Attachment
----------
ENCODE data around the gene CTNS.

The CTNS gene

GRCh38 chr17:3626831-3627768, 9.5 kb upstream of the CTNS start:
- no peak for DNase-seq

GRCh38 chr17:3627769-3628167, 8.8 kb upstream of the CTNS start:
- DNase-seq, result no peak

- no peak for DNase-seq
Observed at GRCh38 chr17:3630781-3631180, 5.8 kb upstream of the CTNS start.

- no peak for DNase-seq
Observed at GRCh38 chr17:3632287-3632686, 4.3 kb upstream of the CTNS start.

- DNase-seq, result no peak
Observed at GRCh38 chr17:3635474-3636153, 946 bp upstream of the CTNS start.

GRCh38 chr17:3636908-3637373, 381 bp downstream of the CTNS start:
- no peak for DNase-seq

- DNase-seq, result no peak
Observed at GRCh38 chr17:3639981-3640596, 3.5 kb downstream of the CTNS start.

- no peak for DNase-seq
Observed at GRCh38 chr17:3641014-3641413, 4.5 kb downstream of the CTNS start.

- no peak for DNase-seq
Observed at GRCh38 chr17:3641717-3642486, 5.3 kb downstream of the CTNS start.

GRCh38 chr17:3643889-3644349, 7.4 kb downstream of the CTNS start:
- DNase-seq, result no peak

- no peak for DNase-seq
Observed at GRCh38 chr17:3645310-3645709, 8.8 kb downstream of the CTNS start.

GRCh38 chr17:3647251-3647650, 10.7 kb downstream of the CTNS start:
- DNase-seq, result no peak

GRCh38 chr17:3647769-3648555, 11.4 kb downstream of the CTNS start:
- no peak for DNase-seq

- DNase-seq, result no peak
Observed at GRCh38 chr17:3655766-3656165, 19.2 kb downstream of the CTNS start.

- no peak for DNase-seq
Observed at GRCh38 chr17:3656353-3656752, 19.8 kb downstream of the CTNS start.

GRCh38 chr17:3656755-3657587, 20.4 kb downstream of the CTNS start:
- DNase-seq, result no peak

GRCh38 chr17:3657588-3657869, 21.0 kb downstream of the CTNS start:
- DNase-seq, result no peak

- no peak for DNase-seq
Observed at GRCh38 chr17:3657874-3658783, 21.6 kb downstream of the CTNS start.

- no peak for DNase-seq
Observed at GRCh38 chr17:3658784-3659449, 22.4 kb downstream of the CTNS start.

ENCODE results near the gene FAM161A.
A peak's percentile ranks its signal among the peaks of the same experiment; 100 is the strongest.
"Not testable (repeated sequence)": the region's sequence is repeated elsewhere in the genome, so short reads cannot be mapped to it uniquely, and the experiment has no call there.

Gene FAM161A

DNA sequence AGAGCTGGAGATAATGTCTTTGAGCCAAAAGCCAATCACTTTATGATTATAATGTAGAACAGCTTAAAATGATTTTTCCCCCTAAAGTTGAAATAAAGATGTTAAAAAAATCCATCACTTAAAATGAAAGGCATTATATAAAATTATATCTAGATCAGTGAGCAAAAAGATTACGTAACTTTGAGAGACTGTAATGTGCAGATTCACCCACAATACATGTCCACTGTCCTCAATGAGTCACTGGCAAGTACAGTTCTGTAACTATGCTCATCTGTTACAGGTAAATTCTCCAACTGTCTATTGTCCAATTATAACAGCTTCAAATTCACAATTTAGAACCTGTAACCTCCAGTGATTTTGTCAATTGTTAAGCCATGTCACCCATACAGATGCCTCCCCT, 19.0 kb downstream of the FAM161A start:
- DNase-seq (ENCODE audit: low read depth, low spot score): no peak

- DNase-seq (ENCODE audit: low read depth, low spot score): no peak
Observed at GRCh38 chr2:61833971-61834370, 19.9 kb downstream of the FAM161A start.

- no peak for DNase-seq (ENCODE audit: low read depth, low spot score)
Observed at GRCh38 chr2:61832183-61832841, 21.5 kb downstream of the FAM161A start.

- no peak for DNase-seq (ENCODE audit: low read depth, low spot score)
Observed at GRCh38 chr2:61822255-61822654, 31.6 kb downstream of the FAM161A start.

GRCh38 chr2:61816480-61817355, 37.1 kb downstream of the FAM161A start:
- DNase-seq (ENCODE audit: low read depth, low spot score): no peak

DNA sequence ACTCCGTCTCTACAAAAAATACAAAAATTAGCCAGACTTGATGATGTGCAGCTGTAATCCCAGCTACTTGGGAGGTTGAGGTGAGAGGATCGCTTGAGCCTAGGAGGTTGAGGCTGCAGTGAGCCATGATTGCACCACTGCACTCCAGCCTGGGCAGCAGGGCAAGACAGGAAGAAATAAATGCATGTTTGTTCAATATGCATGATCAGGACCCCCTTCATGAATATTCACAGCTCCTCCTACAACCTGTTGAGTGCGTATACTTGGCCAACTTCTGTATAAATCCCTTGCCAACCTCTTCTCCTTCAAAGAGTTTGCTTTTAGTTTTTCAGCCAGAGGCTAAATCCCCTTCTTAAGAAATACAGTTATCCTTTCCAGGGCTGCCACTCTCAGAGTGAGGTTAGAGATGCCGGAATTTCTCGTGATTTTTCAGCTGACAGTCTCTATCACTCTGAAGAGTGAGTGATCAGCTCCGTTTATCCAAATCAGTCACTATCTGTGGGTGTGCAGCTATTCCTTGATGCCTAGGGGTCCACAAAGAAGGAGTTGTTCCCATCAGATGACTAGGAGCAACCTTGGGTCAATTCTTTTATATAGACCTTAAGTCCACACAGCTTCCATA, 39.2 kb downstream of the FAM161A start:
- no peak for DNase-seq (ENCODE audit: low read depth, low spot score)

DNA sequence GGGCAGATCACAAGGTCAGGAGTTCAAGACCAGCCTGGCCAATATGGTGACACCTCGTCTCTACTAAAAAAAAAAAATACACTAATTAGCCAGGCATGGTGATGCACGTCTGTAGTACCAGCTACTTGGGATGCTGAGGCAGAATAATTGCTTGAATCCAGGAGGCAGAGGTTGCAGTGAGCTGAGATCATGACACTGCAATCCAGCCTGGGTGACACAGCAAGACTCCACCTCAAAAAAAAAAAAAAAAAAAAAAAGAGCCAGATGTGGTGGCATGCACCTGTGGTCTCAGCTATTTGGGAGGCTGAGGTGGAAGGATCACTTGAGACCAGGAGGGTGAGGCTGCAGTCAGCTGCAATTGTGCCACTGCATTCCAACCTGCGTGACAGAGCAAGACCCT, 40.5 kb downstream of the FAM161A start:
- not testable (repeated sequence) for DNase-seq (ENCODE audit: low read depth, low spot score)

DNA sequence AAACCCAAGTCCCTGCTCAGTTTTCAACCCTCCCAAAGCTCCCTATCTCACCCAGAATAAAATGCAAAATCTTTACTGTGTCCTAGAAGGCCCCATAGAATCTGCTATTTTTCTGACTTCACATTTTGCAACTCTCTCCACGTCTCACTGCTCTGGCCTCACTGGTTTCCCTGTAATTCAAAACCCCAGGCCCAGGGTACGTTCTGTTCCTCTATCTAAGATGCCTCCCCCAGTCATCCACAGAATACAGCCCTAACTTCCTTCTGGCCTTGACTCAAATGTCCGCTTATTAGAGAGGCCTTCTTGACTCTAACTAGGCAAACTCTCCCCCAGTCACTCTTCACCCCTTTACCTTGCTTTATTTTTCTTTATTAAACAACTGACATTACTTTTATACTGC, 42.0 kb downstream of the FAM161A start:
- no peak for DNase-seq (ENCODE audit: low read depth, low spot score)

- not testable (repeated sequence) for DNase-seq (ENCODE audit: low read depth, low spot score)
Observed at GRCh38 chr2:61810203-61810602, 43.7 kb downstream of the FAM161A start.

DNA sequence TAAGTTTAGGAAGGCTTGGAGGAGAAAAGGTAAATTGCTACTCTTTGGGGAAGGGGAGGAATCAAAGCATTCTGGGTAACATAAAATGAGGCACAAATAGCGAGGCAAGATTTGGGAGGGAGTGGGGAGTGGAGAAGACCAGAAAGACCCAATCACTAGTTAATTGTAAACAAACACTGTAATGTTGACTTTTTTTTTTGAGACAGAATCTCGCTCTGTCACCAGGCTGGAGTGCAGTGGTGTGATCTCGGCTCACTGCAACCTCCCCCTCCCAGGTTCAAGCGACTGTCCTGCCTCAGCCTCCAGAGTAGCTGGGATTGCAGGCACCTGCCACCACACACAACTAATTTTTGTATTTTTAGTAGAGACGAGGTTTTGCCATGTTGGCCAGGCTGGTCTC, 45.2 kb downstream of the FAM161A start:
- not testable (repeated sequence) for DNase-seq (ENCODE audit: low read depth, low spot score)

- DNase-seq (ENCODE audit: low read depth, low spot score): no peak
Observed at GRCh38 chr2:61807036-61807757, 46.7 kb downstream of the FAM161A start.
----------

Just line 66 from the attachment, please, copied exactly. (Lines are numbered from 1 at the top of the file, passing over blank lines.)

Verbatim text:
Observed at GRCh38 chr2:61807036-61807757, 46.7 kb downstream of the FAM161A start.